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Current RMA Instruments:
|Reasonable Hypothesis SOP||19 of 2015|
|Balance of Probabilities SOP||20 of 2015|
Changes from Previous Instruments:
- ICD-9-CM Codes: 270.21
- ICD-10-AM Codes: E70.3
This is an autosomal recessive genetic disorder of the body with absent or decreased melanin production, leading to decreased pigmentation of the hair, skin and eyes. Additionally the eyes are functionally affected with poor visual acuity, sensitivity to light, nystagmus and strabismus. The pattern of disease can manifest primarily in the eyes (ocular albinism) or can affect the eyes and skin (oculocutaneous albinism). The lack of melanin, leads to development of solar keratoses and squamous cell carcinomas, and basal cell carcinomas.
Albinism means one of a group of disorders of melanin biosynthesis, characterised by a generalised reduction in pigmentation of hair, skin and eyes, misrouting of optic nerve fibres and other ocular abnormalities. This definition includes oculocutaneous albinism and ocular albinism.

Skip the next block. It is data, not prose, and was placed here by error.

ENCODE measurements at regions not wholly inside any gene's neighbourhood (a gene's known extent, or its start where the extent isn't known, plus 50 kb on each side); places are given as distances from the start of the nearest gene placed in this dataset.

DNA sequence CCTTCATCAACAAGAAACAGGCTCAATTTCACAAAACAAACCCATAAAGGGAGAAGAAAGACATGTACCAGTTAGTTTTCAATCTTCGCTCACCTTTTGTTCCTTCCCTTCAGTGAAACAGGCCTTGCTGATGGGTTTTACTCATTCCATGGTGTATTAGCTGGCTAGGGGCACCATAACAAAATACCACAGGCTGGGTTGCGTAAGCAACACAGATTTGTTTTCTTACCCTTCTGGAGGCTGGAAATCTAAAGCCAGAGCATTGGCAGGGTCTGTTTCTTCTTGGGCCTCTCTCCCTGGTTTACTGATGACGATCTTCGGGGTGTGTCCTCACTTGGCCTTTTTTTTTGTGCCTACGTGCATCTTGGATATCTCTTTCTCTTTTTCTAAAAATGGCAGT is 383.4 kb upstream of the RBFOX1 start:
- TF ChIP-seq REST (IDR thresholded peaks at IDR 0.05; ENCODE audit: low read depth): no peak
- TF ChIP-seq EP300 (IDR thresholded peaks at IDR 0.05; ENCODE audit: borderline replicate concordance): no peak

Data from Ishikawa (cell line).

Is specific diagnostic evidence required to apply the SOP? – Yes.
This diagnosis requires an opinion from a specialist general physician or ophthalmologist, and perhaps genetic testing to confirm the genetic defect.
Are there sub-factors that require specific information? – No.
The only relevant factor is inability to obtain appropriate clinical management. See notes below.
Additional diagnoses covered by SOP
If, after applying the above information, you are unable to confirm the diagnosis, you should then seek medical officer advice about further investigation.
Notes - appropriate clinical management
Appropriate clinical management for albinism would include skin ultraviolet light protection, skin and eye specialist attendance.